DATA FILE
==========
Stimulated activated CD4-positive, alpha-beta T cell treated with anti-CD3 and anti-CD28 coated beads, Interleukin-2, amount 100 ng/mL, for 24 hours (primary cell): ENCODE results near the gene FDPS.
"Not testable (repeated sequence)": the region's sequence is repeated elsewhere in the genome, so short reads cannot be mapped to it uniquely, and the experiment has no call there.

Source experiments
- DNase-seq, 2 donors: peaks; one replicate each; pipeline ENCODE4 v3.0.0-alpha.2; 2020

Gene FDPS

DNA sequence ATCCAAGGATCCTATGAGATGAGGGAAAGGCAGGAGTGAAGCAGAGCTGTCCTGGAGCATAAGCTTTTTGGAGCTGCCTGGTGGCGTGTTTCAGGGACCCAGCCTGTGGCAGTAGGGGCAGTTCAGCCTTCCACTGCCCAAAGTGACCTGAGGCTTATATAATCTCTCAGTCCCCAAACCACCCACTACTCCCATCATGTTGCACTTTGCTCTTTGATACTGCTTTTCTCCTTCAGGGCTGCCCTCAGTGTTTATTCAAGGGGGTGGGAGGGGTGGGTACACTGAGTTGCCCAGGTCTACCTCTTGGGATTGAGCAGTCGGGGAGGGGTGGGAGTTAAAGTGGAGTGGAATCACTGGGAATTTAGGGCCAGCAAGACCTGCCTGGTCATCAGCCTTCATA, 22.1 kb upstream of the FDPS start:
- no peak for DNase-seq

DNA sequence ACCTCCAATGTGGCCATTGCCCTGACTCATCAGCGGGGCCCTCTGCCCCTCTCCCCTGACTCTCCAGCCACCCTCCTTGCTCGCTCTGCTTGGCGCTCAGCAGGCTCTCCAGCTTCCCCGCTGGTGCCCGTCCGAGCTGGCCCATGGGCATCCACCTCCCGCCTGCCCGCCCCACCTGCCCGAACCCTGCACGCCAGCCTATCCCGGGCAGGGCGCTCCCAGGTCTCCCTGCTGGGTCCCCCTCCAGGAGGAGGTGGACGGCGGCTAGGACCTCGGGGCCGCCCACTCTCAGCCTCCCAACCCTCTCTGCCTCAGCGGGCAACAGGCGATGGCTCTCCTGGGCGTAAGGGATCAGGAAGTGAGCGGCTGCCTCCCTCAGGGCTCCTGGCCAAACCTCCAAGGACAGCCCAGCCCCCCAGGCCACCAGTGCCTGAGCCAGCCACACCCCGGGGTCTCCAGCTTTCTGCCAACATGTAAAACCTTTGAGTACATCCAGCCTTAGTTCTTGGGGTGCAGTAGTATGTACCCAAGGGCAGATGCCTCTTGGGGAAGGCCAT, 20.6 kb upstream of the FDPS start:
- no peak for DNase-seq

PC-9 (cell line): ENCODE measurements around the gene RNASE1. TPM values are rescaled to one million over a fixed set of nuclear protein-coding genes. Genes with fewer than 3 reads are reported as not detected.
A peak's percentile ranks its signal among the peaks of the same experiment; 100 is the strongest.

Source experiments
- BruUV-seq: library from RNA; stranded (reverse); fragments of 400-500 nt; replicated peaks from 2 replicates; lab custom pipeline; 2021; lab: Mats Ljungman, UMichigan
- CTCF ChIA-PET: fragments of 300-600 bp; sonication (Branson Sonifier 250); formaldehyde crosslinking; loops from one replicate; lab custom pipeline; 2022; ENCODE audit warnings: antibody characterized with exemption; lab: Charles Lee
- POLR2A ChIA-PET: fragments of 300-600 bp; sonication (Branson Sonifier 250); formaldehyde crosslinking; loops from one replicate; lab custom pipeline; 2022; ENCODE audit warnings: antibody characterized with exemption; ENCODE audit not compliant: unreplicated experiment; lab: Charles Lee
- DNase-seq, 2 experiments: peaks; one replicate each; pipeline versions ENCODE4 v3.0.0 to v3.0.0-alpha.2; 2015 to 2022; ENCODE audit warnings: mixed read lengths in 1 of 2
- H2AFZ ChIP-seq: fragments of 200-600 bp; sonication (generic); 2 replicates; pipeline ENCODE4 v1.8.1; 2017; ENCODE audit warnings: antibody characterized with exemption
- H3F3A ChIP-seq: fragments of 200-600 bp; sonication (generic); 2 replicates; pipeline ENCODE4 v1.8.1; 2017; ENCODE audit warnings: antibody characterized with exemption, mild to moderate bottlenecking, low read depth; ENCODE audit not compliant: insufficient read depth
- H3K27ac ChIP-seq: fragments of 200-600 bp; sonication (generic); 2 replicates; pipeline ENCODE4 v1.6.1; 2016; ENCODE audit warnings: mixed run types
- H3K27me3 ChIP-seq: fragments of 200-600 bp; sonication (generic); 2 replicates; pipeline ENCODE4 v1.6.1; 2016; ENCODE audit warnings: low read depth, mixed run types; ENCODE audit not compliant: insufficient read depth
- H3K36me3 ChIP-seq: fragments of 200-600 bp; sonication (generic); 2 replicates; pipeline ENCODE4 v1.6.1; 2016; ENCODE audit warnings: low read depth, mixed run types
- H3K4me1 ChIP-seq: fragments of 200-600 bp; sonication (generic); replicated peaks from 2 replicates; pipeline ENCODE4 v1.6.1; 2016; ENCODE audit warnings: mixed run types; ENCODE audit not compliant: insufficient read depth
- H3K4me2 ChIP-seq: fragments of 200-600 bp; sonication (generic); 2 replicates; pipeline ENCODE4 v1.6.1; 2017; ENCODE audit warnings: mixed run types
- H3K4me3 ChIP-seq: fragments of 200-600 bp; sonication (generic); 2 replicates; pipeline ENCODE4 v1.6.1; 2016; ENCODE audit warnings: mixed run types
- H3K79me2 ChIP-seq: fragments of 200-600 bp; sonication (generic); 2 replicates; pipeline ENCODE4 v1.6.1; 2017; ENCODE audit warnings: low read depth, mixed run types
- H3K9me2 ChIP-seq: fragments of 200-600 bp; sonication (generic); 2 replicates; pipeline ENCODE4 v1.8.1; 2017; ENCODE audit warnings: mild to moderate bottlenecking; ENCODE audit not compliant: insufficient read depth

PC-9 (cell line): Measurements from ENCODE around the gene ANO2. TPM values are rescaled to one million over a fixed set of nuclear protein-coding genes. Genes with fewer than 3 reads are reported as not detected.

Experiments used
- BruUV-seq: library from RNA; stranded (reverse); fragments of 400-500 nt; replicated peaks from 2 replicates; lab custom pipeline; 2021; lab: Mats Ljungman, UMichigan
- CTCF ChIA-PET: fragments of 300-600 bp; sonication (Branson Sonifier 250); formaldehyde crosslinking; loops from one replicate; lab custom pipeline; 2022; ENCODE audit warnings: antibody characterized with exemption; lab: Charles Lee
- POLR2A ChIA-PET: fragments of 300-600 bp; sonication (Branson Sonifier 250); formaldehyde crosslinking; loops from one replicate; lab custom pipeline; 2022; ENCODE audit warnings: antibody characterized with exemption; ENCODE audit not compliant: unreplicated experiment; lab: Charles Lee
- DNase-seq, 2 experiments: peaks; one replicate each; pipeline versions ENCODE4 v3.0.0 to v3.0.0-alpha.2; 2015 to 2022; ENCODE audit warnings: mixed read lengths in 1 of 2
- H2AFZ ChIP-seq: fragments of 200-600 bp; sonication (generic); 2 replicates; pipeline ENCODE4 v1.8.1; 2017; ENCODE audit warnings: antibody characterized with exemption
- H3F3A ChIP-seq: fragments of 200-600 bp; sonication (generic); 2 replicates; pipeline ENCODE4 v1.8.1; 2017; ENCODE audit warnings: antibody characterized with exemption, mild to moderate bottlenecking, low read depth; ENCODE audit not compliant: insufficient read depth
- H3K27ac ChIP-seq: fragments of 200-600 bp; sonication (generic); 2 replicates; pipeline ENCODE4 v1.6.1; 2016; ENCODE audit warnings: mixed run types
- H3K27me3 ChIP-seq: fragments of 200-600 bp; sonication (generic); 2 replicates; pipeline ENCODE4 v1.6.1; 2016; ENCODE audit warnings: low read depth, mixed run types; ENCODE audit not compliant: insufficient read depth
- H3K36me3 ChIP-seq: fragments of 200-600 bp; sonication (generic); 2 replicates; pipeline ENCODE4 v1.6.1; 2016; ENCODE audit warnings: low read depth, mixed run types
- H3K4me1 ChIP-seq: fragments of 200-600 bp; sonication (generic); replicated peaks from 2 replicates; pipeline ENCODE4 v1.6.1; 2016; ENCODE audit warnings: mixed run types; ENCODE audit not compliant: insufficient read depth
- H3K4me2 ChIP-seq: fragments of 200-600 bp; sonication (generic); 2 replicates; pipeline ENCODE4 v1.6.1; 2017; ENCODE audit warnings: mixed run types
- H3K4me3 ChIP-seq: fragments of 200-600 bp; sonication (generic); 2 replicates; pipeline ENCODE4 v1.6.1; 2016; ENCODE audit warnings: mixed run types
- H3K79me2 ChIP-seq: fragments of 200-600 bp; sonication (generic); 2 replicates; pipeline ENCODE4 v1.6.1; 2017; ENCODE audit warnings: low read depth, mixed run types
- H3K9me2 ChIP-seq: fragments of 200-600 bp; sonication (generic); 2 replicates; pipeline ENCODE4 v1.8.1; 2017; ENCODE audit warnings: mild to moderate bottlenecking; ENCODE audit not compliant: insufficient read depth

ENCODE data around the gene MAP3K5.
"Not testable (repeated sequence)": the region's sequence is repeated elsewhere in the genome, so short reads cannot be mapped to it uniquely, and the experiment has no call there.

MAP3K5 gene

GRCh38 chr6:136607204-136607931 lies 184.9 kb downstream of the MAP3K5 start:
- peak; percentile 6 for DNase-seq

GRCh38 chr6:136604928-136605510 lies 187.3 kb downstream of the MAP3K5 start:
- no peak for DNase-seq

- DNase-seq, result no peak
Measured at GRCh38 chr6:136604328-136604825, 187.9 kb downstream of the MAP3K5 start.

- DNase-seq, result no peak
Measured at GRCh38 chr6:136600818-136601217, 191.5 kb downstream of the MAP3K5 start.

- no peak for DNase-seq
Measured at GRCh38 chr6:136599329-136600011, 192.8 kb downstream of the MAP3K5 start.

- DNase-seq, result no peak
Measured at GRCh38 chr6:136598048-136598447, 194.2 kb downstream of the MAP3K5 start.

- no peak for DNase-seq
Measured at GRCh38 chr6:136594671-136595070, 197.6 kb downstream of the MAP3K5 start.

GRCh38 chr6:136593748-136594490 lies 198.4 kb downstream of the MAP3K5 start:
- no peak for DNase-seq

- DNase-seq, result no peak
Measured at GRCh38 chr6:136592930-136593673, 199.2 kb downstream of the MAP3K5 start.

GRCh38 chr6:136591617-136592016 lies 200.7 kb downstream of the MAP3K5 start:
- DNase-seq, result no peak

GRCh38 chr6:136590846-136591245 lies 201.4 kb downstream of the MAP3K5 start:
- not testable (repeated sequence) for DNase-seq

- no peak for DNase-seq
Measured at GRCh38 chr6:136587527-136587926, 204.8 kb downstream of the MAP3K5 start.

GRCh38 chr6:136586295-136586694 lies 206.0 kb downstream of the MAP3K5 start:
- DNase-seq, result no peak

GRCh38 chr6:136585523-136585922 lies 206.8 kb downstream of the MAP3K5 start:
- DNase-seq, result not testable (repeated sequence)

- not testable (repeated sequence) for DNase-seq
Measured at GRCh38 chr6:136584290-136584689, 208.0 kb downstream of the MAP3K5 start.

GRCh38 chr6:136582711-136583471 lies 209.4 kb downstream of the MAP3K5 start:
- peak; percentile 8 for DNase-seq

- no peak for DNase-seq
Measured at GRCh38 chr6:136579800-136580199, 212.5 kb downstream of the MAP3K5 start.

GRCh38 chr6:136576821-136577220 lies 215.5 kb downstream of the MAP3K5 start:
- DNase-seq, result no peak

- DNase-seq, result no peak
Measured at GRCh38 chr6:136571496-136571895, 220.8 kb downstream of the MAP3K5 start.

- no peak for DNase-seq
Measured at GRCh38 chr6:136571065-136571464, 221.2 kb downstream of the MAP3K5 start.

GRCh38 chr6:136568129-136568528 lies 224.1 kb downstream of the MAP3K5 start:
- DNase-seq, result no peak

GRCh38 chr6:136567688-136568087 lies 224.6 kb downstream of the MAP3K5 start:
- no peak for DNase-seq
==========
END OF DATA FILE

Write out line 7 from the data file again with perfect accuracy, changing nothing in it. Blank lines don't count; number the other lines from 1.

- no peak for DNase-seq